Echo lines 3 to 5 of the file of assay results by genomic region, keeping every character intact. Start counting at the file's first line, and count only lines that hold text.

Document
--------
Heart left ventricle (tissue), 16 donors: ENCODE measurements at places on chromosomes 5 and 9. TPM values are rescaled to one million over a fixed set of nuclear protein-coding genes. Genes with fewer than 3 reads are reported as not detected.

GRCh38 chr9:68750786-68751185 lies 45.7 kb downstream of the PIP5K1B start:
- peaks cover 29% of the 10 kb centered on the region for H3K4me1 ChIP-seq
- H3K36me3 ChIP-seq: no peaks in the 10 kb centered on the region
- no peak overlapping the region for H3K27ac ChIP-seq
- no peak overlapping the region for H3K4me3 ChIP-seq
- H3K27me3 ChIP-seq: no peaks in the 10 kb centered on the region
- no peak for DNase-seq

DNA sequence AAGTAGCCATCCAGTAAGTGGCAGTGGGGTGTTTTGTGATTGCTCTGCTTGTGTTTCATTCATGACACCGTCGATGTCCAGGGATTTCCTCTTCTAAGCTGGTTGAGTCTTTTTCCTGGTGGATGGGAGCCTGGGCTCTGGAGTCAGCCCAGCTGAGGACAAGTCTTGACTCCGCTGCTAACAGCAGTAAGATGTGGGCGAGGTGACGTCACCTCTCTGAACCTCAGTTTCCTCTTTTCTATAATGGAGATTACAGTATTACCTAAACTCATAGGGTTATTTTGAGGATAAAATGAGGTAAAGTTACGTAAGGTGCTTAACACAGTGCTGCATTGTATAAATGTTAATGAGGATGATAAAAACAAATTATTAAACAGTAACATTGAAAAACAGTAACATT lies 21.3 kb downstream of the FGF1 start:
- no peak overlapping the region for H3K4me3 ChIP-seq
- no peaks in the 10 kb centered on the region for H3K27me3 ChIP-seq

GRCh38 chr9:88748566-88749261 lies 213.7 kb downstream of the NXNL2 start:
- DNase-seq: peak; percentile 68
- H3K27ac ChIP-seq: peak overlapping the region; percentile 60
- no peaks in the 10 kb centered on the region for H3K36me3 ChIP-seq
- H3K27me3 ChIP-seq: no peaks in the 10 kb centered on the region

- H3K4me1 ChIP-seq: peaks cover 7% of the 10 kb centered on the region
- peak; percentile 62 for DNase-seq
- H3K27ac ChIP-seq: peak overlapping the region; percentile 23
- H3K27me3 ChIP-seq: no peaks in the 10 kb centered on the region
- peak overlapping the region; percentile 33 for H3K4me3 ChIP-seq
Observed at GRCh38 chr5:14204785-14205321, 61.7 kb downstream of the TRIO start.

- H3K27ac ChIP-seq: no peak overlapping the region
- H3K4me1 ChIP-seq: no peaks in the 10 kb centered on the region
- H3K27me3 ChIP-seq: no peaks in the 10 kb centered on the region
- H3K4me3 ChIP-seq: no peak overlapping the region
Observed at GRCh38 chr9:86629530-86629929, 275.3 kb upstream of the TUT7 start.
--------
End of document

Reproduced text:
- peaks cover 29% of the 10 kb centered on the region for H3K4me1 ChIP-seq
- H3K36me3 ChIP-seq: no peaks in the 10 kb centered on the region
- no peak overlapping the region for H3K27ac ChIP-seq